How to Become a Morning Person


BONUS FREEBIE: Want even more ways to stay organized, productive and less stressed? Click here to get access to my List-Making Starter Kit. It will boost your efficiency and get you back to doing more of the things you love.


What if I told you there was a way to finish that creative project you’ve been dreaming about this year? Sounds too good to be true, right?

Ali Keller who is a writer and producer (including of my live-stream show Inside Scoop!) was able to accomplish all of that by being a morning person.

But she wasn’t always a morning person. She trained herself to become one. Here are her top tips if you’re looking to make the switch to becoming an early bird.

1) Find the Why.

Waking up early and being more productive sounds great. And identifying why you want to wake up early, what you’re using the time for will help get you started.

“I get to do what I love and I don’t want to sacrifice anything for it. I feel very connected to that. If you want to get up for something that you love, it will get easier with time,” Ali said about waking up early to write.

Prioritizing what is most important to you in the morning can boost your mood and make you feel more productive first thing.  But Ali wasn’t always a morning person. She became a morning person by accident.

“I happened to be up on set one really early because I had a writing deadline during a shoot. And it was the one time I wasn’t dealing with anybody else. I wasn’t being interrupted,” she said.



2) Planning to Get Up Early.

Like any new habit, it takes work and adjustments to make it stick. For instance, you can’t get up early without going to sleep early.

Ali uses multiple alarms to wake up and an automated coffee brewer.

“It’s a nice little form of self-care where you’re like, “Oh my coffee’s already made.” It also gets me out of bed because I realize I’m gonna waste a whole pot of coffee if it gets cold while I’m sleeping,” Ali added.

Like I do, Ali also makes lists the night before so she knows what she needs to do the following day so she doesn’t waste time in the morning. To-do lists aren’t the only kind of lists that can help you get motivated to become an early bird.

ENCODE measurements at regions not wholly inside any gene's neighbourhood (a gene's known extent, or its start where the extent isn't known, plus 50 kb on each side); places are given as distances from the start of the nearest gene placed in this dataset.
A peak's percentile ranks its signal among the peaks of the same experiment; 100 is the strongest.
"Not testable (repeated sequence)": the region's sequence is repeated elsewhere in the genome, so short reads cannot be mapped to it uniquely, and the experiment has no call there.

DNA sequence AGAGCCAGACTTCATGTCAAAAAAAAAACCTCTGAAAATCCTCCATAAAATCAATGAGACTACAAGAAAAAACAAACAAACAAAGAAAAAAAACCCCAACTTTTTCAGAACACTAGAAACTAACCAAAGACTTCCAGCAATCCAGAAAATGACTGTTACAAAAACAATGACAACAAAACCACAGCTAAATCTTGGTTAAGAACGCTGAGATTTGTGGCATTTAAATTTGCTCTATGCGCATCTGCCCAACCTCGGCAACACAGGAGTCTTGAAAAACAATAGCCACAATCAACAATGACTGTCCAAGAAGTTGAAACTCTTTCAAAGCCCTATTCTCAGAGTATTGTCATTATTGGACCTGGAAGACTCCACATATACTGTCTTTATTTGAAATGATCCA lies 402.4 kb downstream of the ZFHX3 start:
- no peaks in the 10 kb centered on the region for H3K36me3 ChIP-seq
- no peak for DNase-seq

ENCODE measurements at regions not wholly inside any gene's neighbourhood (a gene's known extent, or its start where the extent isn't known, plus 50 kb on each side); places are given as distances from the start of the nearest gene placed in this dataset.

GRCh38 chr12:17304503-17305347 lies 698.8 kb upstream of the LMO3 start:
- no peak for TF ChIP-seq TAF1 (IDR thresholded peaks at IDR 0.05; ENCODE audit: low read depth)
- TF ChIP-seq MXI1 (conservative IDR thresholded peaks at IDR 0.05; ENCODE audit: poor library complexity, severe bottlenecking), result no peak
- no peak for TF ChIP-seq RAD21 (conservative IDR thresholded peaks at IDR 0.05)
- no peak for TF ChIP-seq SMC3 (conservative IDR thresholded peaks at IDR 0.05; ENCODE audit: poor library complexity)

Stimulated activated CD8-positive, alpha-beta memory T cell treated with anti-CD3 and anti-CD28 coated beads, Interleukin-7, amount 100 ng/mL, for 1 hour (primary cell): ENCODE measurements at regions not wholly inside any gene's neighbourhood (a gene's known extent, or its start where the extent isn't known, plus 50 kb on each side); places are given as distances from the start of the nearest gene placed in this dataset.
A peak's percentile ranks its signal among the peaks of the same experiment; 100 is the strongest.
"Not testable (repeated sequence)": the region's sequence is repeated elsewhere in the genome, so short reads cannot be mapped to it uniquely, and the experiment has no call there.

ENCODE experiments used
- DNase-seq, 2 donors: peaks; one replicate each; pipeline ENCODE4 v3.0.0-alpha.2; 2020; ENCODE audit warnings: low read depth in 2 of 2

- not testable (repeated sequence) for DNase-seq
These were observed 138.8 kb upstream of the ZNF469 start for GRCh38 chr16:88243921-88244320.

“When we started working together, I was reading Listful Living and Listful Thinking and writing out my priorities and what I really wanted my life to be and it made me connect to my why even more,” Ali added.

If you’re not sure what you’d use your morning time for, start by making lists about what you love and wish you had more time for, to discover your priorities.



3) Notice the Benefits.

Trying out new habits is a process. And being a morning person might not be for you. So as you’re experimenting, notice the positives.

This first thing Ali noticed was the quiet.

“Nobody talks to you. You don’t get an email about a sale. You don’t get text messages or phone calls. It’s just you and your own thoughts. Which is really rare,” Ali said.

Another great benefit that helps her creative process is being too tired to judge her work.

“I am so non-judgmental about the creative work I’m doing in the morning because I don’t have the energy to be critical of my own work. It’s going to have a ton of typos because it’s four o’clock in the morning. It doesn’t have to be good. I get to start the day with what’s exciting to me. And it puts me in a really good mood,” Ali added.

She’s not the only guest on Inside Scoop who enjoys morning writing time. Writing coach Suzanne Kingsbury also spoke about writing when you’re tired to improve your output.



4) Notice the Negatives.

But nothing is perfect. Weighing the pros and cons of every new habit is important when deciding whether or not to commit. Even Ali doesn’t love everything about being a morning person.

“I definitely get called ‘grandma’ a lot by my group of friends. Because I’m in bed early. And there are times where I have to say no to things that would’ve been fun to prioritize sleep,” Ali said.

The other negative Ali noticed is the pressure of being productive.

“The downside of being productive and priding yourself on being productive is making sure you’re not tying your self-worth to your productivity. You remind yourself not to beat yourself up about not getting things done because sometimes that’s going to happen. You can’t let that ruin your day,” she explained.

Staying positive when your day is not going according to plan can be hard. But those days will happen, so it’s important to breathe and try to pick yourself up on hard days.

For more about becoming a morning person and about Ali’s work, check out her website, follow her on instagram and watch our entire conversation here.


BONUS FREEBIE: Want even more ways to stay organized, productive and less stressed? Click here to get access to my List-Making Starter Kit. It will boost your efficiency and get you back to doing more of the things you love.


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